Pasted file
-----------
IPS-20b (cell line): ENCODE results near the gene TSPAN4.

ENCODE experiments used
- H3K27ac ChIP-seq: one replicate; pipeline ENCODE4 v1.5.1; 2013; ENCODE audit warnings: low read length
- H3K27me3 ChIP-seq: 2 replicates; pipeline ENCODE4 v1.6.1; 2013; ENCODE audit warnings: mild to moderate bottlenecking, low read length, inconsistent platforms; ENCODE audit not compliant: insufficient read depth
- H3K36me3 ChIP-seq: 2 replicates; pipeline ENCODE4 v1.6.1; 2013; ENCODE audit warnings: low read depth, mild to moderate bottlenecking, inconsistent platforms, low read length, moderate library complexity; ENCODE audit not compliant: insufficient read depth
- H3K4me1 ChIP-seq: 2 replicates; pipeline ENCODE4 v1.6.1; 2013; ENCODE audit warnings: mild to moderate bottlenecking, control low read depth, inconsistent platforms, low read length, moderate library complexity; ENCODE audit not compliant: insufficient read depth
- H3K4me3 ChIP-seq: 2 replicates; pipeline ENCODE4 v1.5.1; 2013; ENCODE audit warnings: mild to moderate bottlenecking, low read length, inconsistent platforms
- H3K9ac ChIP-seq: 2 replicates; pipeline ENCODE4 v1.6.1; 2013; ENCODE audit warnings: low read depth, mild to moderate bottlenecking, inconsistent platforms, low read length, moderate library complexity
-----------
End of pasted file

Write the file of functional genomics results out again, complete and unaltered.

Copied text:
IPS-20b (cell line): ENCODE results near the gene TSPAN4.

ENCODE experiments used
- H3K27ac ChIP-seq: one replicate; pipeline ENCODE4 v1.5.1; 2013; ENCODE audit warnings: low read length
- H3K27me3 ChIP-seq: 2 replicates; pipeline ENCODE4 v1.6.1; 2013; ENCODE audit warnings: mild to moderate bottlenecking, low read length, inconsistent platforms; ENCODE audit not compliant: insufficient read depth
- H3K36me3 ChIP-seq: 2 replicates; pipeline ENCODE4 v1.6.1; 2013; ENCODE audit warnings: low read depth, mild to moderate bottlenecking, inconsistent platforms, low read length, moderate library complexity; ENCODE audit not compliant: insufficient read depth
- H3K4me1 ChIP-seq: 2 replicates; pipeline ENCODE4 v1.6.1; 2013; ENCODE audit warnings: mild to moderate bottlenecking, control low read depth, inconsistent platforms, low read length, moderate library complexity; ENCODE audit not compliant: insufficient read depth
- H3K4me3 ChIP-seq: 2 replicates; pipeline ENCODE4 v1.5.1; 2013; ENCODE audit warnings: mild to moderate bottlenecking, low read length, inconsistent platforms
- H3K9ac ChIP-seq: 2 replicates; pipeline ENCODE4 v1.6.1; 2013; ENCODE audit warnings: low read depth, mild to moderate bottlenecking, inconsistent platforms, low read length, moderate library complexity